Pitney Bowes Recovering from Ransomware Attack

Photo credit: Matthew Brown/Hearst Connecticut Media

Pitney Bowes was hit this week by a ransomware attack that affected its postage systems and impacted customers globally. The company said its systems were up and running as of Wednesday.

“We now have been able to make operational many of our client services and continue to make significant progress toward fully restoring all client-facing systems around the world,” said company spokesman John Spadafora.

Pitney Bowes said the attack encrypted information on some systems, preventing clients from stamping their packages, according to PC Magazine. It also hit the company’s presort mail cataloging service for the U.S. Postal Service.

Pitney Bowes processes 16.5 billion pieces of mail annually, and its presorting facilities feed packages and mail into the USPS. “Presort services were impacted, but we are working with clients and the USPS to mitigate any business disruption,” the company told Bank Info Security.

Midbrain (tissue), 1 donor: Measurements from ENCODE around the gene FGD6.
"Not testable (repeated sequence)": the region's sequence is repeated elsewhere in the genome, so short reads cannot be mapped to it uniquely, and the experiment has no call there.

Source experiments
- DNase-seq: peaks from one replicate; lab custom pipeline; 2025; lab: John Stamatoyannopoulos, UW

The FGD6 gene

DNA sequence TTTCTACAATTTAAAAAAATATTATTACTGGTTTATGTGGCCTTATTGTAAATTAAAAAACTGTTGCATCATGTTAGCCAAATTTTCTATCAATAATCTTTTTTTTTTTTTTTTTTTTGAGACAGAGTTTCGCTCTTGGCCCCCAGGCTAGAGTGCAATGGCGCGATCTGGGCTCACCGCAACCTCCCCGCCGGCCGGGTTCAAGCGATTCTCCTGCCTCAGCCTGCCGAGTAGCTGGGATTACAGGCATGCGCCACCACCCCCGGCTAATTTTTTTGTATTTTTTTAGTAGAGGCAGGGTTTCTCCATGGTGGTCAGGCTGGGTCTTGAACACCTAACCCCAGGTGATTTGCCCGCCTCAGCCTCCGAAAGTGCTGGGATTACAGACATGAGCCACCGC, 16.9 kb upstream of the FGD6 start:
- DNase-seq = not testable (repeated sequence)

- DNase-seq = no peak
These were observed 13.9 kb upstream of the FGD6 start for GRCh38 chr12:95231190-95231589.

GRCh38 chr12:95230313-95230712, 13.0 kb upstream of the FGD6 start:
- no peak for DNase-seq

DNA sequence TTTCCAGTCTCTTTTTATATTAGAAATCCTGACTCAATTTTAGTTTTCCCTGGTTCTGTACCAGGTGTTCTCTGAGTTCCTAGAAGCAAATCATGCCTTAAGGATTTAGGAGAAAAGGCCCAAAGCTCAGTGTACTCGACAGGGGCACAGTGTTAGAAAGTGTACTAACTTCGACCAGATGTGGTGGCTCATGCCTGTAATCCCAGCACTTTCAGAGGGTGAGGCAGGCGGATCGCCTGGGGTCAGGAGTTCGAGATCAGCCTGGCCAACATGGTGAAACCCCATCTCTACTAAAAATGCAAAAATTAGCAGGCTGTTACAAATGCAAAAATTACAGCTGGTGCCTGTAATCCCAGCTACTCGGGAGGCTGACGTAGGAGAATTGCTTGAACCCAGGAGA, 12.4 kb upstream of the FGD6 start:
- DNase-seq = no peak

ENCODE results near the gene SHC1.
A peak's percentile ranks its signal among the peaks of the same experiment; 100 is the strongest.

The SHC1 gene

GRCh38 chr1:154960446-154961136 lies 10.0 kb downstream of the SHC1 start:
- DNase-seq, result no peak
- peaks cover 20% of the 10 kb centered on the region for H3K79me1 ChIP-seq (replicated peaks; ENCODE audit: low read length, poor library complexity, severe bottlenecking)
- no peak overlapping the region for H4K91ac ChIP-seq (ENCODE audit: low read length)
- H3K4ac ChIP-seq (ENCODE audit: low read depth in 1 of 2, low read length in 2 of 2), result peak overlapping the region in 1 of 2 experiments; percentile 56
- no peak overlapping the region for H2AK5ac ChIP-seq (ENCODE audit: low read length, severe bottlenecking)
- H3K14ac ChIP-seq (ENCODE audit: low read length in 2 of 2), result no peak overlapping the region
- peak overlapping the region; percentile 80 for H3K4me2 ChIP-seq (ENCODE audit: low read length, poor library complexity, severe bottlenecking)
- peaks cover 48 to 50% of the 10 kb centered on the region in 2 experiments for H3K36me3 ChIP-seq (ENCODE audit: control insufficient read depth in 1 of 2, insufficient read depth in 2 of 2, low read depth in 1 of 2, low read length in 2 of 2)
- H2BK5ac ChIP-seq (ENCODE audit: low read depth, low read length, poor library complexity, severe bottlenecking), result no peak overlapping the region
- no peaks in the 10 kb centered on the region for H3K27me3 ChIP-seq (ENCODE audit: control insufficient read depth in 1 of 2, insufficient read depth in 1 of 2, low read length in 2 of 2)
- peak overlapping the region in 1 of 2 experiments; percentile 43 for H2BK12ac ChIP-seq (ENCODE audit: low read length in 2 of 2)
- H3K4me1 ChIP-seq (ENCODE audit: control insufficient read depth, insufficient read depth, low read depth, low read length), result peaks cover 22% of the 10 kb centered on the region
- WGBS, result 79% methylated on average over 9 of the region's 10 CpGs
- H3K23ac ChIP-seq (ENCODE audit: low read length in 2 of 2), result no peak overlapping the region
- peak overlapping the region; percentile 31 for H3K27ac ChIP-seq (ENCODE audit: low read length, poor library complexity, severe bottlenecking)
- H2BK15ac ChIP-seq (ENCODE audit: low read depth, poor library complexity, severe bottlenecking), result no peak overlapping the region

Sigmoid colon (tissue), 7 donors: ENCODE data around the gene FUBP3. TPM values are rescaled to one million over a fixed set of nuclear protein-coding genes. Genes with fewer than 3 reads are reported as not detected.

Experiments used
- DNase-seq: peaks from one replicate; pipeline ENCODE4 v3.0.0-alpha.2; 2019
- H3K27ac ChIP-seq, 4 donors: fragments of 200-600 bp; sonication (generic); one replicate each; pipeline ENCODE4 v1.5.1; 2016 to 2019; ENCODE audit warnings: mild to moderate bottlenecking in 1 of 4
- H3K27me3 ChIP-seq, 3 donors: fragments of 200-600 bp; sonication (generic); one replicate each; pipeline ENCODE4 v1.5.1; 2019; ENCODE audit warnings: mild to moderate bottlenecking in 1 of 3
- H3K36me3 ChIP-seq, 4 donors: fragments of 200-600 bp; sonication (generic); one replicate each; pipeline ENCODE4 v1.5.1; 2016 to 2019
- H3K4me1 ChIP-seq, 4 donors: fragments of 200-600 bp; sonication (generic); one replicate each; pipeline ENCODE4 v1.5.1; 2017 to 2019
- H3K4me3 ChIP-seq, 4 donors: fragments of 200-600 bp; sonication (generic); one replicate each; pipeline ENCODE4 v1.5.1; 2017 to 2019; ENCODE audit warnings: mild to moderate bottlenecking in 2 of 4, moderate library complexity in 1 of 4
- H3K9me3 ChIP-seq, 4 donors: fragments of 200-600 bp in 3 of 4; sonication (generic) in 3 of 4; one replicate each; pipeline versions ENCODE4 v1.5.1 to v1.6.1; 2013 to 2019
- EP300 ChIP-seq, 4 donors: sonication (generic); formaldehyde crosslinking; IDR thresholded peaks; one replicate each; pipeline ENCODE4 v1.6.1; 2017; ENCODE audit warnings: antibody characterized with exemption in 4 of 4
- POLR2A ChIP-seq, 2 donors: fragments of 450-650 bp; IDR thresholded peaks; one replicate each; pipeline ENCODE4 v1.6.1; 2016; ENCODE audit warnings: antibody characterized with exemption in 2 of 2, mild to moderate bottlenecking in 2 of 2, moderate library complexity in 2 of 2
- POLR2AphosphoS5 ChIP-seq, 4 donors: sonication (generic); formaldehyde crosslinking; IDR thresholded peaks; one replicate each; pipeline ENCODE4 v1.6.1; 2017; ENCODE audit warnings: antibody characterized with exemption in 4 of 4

This same attack, called the Ryuk virus, also hit several Florida cities as well as Tribune Publishing’s software systems last year, PC Magazine reported.

“At this time, the company has seen no evidence that customer or employee data has been improperly accessed,” Pitney Bowes said in a statement.

Spadafora said the majority of Pitney Bowes clients in the U.S. and Canada are now able to add postage to their mailing machines and sending devices. Clients of its SendPro C system in both countries can connect to the meter refill system to add postage to their mailing and shipping devices.

He added that the majority of Pitney Bowes delivery facilities are now fully functional.

“We are now fully processing returns for our returns clients,” Spadafora said. “We have made operational several of our fulfillment centers, are processing packages and are working through the backlogs at a good pace. And our presort services teams are processing mail for our clients, including invoices, credit card bills and direct mail.”